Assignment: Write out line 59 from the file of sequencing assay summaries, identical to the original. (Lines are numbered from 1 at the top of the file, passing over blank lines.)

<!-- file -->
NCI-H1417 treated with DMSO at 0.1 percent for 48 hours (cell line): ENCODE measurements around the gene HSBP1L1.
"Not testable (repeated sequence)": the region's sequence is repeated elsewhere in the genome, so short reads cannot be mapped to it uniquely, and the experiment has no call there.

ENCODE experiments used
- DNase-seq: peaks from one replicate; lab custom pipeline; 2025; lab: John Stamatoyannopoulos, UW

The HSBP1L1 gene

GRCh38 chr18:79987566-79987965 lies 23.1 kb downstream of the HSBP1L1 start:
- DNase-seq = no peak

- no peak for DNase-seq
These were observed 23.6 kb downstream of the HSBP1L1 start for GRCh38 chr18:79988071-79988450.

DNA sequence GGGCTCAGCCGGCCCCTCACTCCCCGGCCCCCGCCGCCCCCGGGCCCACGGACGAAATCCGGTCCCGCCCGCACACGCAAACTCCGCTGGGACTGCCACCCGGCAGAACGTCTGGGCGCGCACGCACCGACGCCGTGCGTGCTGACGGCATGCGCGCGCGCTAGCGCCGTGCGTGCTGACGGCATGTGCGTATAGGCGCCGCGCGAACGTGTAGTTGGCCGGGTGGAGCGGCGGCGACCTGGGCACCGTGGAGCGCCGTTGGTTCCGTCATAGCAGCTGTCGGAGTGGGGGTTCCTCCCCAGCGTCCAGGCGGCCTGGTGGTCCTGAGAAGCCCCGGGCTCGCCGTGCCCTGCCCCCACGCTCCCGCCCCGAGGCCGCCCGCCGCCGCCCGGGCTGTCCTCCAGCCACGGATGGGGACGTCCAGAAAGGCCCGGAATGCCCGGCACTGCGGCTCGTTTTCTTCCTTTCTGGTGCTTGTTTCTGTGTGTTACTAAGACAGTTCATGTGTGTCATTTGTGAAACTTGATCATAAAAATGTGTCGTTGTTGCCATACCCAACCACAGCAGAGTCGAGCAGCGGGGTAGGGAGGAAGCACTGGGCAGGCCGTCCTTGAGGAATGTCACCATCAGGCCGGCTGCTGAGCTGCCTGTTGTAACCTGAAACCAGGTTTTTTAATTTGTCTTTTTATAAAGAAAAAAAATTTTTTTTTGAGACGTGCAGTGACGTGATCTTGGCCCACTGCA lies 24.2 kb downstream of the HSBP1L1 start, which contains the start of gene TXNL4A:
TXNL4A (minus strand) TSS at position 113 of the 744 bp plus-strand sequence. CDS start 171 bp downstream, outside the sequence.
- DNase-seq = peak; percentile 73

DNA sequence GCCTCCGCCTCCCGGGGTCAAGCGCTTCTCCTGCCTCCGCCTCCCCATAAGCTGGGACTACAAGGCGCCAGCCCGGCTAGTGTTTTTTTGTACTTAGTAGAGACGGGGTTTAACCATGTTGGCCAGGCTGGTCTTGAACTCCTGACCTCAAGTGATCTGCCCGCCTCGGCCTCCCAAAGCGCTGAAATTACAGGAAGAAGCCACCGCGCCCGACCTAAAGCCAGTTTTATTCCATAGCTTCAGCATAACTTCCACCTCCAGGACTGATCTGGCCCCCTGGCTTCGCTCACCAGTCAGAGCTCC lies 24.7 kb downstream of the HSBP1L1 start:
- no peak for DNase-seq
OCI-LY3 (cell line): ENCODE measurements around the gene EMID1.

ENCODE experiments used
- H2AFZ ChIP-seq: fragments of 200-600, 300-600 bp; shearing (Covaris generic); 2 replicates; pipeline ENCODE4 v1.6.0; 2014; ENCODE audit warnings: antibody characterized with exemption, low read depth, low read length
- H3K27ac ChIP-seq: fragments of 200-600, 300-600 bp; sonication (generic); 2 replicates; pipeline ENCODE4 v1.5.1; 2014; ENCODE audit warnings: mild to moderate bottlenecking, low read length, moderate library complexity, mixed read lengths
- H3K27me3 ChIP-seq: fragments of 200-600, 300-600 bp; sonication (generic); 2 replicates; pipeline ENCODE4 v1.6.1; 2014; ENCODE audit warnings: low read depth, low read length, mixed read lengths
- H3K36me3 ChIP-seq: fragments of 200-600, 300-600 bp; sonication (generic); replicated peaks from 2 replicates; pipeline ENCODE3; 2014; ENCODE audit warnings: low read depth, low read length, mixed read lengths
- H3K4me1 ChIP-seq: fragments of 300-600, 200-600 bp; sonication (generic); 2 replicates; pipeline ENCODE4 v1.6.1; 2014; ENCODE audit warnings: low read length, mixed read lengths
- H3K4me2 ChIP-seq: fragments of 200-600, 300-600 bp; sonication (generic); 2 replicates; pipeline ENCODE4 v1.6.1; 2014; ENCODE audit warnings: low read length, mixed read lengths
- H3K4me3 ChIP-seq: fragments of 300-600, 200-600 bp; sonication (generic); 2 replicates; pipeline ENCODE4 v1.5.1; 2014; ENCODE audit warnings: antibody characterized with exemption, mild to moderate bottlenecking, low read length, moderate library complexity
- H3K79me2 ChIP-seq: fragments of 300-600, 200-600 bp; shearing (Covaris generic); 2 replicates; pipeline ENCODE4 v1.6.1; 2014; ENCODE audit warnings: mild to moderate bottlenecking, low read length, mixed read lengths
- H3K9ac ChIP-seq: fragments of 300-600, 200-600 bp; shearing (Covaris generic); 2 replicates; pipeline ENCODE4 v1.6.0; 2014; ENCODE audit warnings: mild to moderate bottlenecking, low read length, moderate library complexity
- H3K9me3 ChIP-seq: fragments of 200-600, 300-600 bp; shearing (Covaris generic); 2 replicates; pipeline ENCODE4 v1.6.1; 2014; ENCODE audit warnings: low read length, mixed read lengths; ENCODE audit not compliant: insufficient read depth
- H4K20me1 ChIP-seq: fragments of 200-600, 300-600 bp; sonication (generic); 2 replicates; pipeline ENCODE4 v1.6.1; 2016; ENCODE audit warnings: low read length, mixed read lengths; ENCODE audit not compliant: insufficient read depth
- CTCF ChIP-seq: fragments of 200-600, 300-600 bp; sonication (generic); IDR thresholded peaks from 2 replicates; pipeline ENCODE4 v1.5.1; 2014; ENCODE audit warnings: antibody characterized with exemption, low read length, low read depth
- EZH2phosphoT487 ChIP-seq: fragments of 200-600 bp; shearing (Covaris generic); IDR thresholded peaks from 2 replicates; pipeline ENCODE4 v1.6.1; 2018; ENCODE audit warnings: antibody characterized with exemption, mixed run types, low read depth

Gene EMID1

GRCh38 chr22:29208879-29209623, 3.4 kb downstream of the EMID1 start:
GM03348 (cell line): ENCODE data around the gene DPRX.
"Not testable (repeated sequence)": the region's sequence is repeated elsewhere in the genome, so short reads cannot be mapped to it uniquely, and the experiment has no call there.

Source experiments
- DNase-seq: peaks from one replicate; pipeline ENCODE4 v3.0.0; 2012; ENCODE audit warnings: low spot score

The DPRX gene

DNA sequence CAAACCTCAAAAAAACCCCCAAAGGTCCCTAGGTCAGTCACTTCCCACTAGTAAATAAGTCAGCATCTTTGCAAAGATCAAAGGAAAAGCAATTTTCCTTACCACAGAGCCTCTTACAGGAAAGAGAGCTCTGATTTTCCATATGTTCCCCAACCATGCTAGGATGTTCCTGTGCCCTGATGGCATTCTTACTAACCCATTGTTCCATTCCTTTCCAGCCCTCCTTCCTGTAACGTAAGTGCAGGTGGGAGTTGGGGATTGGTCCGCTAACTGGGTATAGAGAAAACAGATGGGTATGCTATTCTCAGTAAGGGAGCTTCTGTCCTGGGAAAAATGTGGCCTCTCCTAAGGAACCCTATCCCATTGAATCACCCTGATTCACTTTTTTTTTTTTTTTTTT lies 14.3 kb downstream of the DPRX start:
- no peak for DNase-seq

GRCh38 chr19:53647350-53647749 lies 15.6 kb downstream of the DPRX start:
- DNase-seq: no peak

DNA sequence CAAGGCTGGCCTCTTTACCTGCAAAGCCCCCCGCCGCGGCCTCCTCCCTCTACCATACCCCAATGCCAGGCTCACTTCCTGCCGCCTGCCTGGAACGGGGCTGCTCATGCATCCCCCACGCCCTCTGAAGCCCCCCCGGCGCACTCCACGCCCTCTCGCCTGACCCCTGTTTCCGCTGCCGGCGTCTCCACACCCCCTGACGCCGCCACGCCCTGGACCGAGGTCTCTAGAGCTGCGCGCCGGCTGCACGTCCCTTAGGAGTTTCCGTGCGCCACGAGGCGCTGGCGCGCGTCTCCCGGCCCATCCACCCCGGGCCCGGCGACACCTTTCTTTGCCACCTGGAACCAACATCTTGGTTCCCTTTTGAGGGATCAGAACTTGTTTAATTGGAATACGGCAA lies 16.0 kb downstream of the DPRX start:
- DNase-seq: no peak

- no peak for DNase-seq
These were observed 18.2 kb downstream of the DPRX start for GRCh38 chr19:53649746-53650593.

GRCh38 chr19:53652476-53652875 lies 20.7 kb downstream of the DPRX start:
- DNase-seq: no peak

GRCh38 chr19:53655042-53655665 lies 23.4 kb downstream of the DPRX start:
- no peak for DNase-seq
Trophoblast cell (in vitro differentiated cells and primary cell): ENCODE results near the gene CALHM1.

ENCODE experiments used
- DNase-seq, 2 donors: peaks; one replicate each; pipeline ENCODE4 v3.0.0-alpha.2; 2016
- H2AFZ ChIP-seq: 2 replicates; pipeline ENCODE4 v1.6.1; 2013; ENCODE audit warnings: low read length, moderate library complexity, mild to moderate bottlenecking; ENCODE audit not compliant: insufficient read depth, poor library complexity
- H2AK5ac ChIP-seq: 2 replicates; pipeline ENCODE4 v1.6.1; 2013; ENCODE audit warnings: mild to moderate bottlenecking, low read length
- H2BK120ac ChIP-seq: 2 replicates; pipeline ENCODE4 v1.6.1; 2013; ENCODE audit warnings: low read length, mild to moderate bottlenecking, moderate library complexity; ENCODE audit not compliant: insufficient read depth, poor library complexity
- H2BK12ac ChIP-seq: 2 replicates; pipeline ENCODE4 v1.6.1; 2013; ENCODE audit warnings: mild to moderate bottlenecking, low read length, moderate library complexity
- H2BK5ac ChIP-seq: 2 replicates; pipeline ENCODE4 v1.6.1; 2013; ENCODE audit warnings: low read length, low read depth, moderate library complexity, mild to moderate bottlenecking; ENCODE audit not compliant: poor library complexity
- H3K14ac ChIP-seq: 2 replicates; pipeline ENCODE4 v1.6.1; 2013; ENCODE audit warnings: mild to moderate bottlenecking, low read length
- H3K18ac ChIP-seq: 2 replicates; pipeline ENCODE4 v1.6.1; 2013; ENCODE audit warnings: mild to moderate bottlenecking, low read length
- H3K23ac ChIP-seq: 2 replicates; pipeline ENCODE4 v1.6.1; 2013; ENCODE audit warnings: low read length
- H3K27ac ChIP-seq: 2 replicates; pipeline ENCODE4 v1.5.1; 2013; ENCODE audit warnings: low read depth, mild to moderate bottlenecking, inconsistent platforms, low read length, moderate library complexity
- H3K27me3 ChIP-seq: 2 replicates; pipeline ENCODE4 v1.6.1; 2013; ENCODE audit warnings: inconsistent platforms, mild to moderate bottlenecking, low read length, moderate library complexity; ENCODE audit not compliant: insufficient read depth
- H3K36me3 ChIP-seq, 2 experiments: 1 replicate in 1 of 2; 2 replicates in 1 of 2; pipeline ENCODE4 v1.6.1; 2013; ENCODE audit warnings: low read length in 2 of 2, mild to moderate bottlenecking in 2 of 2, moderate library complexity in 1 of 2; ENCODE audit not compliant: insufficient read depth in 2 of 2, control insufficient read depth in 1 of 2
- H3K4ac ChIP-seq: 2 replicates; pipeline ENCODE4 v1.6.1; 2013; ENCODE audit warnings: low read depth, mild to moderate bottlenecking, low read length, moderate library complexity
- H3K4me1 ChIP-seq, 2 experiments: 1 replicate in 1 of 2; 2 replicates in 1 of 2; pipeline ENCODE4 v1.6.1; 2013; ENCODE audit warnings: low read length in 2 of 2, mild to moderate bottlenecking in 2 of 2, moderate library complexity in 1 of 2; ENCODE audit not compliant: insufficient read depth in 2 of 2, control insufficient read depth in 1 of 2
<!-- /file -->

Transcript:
- H3K23ac ChIP-seq: 2 replicates; pipeline ENCODE4 v1.6.1; 2013; ENCODE audit warnings: low read length